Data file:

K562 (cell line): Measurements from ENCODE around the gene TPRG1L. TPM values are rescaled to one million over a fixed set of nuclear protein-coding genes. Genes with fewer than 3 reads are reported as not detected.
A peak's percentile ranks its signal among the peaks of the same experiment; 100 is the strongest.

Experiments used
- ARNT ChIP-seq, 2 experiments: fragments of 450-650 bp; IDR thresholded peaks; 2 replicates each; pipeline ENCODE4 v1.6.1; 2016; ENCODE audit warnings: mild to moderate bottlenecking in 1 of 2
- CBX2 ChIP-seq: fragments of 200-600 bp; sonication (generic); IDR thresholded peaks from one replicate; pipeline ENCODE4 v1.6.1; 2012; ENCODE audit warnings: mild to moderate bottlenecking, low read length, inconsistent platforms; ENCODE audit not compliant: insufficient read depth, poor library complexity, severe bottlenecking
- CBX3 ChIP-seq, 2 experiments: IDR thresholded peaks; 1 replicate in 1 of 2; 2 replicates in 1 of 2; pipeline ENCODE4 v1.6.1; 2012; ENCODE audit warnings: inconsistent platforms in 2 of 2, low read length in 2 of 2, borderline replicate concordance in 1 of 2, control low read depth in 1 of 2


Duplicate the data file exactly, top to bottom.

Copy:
K562 (cell line): Measurements from ENCODE around the gene TPRG1L. TPM values are rescaled to one million over a fixed set of nuclear protein-coding genes. Genes with fewer than 3 reads are reported as not detected.
A peak's percentile ranks its signal among the peaks of the same experiment; 100 is the strongest.

Experiments used
- ARNT ChIP-seq, 2 experiments: fragments of 450-650 bp; IDR thresholded peaks; 2 replicates each; pipeline ENCODE4 v1.6.1; 2016; ENCODE audit warnings: mild to moderate bottlenecking in 1 of 2
- CBX2 ChIP-seq: fragments of 200-600 bp; sonication (generic); IDR thresholded peaks from one replicate; pipeline ENCODE4 v1.6.1; 2012; ENCODE audit warnings: mild to moderate bottlenecking, low read length, inconsistent platforms; ENCODE audit not compliant: insufficient read depth, poor library complexity, severe bottlenecking
- CBX3 ChIP-seq, 2 experiments: IDR thresholded peaks; 1 replicate in 1 of 2; 2 replicates in 1 of 2; pipeline ENCODE4 v1.6.1; 2012; ENCODE audit warnings: inconsistent platforms in 2 of 2, low read length in 2 of 2, borderline replicate concordance in 1 of 2, control low read depth in 1 of 2